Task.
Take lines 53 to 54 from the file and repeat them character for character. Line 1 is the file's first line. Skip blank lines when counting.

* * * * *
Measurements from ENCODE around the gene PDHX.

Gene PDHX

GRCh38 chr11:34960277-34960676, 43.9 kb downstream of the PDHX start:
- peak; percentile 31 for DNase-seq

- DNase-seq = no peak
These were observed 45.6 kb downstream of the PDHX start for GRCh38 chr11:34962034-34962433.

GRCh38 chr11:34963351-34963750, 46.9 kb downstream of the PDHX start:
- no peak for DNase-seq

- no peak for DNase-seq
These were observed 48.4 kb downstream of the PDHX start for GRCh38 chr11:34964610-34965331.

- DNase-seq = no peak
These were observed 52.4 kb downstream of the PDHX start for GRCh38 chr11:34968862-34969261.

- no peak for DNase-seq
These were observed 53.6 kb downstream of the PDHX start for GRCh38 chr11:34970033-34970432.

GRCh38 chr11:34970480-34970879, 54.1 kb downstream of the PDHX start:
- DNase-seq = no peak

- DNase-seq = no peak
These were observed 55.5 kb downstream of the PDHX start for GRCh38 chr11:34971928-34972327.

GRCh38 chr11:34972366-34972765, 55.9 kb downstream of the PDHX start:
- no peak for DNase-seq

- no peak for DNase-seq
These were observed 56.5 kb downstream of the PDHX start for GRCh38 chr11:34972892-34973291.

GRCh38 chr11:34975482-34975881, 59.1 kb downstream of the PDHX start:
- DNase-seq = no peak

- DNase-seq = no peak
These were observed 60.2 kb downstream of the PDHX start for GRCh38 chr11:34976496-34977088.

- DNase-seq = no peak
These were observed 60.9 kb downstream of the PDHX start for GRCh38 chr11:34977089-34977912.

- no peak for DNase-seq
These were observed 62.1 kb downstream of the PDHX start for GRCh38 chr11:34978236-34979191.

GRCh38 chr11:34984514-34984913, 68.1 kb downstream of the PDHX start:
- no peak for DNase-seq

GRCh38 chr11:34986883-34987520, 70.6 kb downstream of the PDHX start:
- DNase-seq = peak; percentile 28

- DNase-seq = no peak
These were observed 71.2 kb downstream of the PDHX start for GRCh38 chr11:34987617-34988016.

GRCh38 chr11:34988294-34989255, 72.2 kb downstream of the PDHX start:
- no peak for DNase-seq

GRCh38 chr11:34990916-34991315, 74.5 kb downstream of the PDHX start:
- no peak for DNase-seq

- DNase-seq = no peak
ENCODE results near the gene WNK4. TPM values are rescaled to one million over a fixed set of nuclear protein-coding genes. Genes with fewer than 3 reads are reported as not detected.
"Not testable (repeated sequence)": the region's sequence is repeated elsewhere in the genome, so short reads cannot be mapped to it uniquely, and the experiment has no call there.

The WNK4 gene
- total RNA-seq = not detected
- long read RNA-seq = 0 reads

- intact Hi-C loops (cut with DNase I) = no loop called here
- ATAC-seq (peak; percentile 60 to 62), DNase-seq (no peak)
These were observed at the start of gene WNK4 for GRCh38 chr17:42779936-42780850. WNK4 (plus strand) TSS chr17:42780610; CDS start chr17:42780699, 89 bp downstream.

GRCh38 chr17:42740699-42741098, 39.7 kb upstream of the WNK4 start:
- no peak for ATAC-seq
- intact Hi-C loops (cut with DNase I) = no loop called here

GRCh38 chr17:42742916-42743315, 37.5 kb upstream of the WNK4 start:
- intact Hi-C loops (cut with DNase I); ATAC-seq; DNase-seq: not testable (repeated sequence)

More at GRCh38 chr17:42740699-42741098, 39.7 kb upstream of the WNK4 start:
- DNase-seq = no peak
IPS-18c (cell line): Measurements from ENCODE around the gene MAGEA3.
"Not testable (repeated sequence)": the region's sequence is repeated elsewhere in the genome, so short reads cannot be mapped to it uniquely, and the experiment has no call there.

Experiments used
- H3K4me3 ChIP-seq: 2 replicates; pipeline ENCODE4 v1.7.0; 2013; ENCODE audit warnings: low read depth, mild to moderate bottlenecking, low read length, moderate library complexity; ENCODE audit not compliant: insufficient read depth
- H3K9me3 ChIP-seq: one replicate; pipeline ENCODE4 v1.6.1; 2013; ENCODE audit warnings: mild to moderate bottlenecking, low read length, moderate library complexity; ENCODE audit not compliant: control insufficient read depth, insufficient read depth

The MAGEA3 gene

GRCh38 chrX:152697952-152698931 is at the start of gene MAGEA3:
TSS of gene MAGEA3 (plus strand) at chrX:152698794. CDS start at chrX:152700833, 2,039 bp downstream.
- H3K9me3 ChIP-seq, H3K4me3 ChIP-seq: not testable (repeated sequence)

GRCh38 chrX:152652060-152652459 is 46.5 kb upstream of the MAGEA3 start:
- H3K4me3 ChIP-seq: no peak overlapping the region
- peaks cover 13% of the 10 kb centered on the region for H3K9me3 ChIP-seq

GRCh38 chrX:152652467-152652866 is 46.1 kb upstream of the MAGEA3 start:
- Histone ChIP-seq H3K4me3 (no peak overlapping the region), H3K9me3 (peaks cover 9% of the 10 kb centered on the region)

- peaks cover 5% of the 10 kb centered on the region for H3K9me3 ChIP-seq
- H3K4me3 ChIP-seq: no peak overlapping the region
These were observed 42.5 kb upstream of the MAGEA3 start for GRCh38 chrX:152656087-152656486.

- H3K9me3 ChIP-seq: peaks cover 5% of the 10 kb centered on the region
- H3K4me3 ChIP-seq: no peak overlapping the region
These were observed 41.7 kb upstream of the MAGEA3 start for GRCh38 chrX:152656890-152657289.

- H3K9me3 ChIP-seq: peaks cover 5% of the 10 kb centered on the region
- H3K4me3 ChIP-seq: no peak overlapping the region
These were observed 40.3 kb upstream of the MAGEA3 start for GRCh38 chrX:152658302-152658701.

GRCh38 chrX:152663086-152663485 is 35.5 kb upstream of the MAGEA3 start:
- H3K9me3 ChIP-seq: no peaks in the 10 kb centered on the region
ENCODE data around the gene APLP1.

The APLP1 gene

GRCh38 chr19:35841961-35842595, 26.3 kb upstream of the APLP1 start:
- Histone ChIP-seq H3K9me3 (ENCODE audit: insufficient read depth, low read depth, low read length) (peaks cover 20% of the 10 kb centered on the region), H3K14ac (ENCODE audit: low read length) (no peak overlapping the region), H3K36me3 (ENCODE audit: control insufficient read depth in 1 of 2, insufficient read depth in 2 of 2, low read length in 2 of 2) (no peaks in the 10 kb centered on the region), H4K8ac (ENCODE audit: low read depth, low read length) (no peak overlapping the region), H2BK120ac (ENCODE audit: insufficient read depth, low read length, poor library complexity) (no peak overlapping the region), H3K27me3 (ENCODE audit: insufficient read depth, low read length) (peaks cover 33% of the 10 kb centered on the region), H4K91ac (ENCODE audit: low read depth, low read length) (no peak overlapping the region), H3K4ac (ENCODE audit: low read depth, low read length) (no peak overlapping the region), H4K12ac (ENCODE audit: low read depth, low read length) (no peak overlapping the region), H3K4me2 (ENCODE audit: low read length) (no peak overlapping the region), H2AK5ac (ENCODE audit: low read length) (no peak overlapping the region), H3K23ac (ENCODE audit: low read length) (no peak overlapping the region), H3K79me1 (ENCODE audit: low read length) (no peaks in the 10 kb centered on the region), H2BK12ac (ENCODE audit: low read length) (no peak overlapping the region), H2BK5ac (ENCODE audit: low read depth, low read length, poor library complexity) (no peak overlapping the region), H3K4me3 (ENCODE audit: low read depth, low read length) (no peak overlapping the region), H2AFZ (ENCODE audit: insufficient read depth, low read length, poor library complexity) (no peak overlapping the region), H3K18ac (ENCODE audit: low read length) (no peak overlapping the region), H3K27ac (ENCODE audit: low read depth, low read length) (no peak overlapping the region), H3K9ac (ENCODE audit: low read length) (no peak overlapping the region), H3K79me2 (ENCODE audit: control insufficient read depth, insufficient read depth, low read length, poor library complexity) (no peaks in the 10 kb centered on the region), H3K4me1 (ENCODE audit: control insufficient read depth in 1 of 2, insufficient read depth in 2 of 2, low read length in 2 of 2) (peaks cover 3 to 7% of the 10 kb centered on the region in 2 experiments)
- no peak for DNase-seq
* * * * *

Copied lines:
GRCh38 chr17:42742916-42743315, 37.5 kb upstream of the WNK4 start:
- intact Hi-C loops (cut with DNase I); ATAC-seq; DNase-seq: not testable (repeated sequence)